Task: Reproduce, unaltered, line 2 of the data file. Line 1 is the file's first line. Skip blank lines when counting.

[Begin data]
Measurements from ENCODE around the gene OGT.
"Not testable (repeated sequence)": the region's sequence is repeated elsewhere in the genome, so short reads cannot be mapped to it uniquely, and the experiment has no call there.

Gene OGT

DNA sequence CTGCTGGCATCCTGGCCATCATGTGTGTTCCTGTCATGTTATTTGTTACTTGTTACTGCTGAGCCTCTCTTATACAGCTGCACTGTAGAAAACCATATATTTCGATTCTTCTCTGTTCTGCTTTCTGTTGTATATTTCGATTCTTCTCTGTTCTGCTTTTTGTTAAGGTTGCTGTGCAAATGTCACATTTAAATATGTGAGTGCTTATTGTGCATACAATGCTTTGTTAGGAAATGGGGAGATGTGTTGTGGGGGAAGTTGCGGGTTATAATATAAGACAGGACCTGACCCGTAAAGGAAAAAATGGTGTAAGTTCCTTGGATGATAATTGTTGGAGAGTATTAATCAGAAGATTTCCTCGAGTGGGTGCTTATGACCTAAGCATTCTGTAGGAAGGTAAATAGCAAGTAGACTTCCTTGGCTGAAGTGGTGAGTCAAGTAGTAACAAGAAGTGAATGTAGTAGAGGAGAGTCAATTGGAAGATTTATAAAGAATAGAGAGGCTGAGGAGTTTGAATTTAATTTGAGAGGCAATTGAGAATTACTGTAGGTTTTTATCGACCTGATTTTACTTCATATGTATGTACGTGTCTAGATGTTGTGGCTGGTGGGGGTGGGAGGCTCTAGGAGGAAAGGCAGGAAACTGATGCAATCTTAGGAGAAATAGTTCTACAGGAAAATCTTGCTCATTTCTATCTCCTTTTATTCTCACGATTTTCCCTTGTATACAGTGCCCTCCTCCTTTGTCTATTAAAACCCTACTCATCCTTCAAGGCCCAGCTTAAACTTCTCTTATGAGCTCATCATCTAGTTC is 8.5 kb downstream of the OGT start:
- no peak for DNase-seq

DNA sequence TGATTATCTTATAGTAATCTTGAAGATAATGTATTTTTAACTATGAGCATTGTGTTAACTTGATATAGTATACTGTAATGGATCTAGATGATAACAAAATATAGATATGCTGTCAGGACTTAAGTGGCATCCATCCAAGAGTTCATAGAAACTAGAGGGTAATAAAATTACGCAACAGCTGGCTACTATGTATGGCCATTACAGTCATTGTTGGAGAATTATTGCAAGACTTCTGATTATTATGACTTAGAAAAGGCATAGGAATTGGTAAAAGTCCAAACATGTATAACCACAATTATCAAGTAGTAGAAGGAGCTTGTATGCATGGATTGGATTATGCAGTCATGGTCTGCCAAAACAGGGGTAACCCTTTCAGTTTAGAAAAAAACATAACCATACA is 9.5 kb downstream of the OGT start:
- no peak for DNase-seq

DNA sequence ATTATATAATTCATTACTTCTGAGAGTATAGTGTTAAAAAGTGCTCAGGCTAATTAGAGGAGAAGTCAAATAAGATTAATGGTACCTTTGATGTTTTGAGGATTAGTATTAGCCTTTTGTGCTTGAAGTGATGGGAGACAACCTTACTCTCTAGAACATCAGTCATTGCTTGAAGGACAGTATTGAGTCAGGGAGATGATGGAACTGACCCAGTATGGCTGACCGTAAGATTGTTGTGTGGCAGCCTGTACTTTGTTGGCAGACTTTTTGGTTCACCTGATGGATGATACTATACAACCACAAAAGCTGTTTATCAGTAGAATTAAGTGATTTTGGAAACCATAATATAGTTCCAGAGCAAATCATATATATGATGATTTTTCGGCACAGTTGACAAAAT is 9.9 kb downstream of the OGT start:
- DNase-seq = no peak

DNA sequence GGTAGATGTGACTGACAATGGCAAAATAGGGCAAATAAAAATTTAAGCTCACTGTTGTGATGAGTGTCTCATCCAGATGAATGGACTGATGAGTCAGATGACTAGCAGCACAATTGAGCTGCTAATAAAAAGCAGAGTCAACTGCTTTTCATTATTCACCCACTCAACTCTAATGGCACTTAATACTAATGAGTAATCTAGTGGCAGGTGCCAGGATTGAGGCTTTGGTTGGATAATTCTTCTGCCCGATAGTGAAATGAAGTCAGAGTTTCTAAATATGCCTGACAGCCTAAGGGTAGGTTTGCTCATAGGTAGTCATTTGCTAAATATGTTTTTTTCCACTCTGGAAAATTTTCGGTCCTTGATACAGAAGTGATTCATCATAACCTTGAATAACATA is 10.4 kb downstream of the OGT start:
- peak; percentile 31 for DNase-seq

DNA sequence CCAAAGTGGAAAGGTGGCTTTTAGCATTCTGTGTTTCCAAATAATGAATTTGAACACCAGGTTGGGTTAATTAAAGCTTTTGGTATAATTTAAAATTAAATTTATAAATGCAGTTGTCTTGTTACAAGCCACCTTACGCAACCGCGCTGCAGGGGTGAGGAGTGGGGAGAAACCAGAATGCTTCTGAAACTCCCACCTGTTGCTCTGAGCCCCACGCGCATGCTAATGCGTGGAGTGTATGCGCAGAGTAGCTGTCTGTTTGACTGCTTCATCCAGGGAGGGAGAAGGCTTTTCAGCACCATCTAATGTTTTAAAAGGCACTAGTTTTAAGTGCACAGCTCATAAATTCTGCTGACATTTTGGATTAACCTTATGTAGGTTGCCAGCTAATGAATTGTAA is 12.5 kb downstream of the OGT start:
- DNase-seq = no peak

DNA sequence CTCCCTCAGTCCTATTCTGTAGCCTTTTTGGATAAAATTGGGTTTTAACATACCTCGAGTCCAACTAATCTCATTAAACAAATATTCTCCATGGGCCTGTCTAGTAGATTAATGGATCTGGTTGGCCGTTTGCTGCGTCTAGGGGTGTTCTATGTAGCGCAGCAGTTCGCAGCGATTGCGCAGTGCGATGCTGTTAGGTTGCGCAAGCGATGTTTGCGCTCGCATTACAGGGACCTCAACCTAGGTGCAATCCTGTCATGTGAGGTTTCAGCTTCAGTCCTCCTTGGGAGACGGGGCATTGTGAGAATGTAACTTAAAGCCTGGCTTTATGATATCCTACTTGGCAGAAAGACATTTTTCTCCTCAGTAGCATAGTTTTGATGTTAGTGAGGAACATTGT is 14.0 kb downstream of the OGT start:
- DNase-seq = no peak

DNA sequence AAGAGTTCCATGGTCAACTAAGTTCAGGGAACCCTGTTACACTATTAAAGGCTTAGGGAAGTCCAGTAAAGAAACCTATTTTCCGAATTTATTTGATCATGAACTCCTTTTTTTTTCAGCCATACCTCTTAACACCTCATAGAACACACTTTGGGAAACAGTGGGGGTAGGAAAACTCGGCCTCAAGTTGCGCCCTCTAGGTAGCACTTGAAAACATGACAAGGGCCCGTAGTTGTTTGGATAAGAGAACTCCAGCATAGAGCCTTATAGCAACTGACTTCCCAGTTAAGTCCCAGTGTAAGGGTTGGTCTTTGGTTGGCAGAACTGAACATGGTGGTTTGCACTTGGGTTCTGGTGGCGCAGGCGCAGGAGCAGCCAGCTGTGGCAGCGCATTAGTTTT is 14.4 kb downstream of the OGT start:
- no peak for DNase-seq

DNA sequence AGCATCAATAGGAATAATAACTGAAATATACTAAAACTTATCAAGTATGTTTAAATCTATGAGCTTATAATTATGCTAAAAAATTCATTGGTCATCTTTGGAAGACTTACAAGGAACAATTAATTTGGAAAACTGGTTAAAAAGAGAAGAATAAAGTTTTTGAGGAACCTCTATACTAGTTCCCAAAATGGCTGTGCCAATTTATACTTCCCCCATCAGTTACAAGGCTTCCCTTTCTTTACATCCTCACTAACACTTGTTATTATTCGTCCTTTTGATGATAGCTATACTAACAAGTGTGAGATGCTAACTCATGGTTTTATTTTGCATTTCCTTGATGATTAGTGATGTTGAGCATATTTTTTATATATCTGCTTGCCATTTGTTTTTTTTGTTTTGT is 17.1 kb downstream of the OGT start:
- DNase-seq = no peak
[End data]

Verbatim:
"Not testable (repeated sequence)": the region's sequence is repeated elsewhere in the genome, so short reads cannot be mapped to it uniquely, and the experiment has no call there.